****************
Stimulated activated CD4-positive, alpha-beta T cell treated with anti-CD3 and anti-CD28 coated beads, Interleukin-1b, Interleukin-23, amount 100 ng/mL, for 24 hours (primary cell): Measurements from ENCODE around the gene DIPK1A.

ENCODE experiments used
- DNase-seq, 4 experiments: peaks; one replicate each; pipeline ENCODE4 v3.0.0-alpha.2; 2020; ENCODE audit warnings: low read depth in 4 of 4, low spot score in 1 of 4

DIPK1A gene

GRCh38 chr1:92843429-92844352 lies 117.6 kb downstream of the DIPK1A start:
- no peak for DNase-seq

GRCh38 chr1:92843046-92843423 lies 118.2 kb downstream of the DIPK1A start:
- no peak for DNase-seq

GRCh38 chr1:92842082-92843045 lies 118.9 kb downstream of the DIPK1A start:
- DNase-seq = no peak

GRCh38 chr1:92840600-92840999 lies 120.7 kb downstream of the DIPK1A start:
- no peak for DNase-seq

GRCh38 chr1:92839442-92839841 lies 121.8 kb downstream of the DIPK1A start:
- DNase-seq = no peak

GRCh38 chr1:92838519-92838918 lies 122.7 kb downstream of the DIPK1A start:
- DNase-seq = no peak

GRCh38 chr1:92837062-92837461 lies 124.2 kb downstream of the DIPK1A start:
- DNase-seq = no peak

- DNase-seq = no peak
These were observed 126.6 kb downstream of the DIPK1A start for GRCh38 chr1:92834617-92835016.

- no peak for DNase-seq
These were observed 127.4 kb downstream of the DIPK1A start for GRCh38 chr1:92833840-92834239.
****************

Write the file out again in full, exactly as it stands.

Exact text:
Stimulated activated CD4-positive, alpha-beta T cell treated with anti-CD3 and anti-CD28 coated beads, Interleukin-1b, Interleukin-23, amount 100 ng/mL, for 24 hours (primary cell): Measurements from ENCODE around the gene DIPK1A.

ENCODE experiments used
- DNase-seq, 4 experiments: peaks; one replicate each; pipeline ENCODE4 v3.0.0-alpha.2; 2020; ENCODE audit warnings: low read depth in 4 of 4, low spot score in 1 of 4

DIPK1A gene

GRCh38 chr1:92843429-92844352 lies 117.6 kb downstream of the DIPK1A start:
- no peak for DNase-seq

GRCh38 chr1:92843046-92843423 lies 118.2 kb downstream of the DIPK1A start:
- no peak for DNase-seq

GRCh38 chr1:92842082-92843045 lies 118.9 kb downstream of the DIPK1A start:
- DNase-seq = no peak

GRCh38 chr1:92840600-92840999 lies 120.7 kb downstream of the DIPK1A start:
- no peak for DNase-seq

GRCh38 chr1:92839442-92839841 lies 121.8 kb downstream of the DIPK1A start:
- DNase-seq = no peak

GRCh38 chr1:92838519-92838918 lies 122.7 kb downstream of the DIPK1A start:
- DNase-seq = no peak

GRCh38 chr1:92837062-92837461 lies 124.2 kb downstream of the DIPK1A start:
- DNase-seq = no peak

- DNase-seq = no peak
These were observed 126.6 kb downstream of the DIPK1A start for GRCh38 chr1:92834617-92835016.

- no peak for DNase-seq
These were observed 127.4 kb downstream of the DIPK1A start for GRCh38 chr1:92833840-92834239.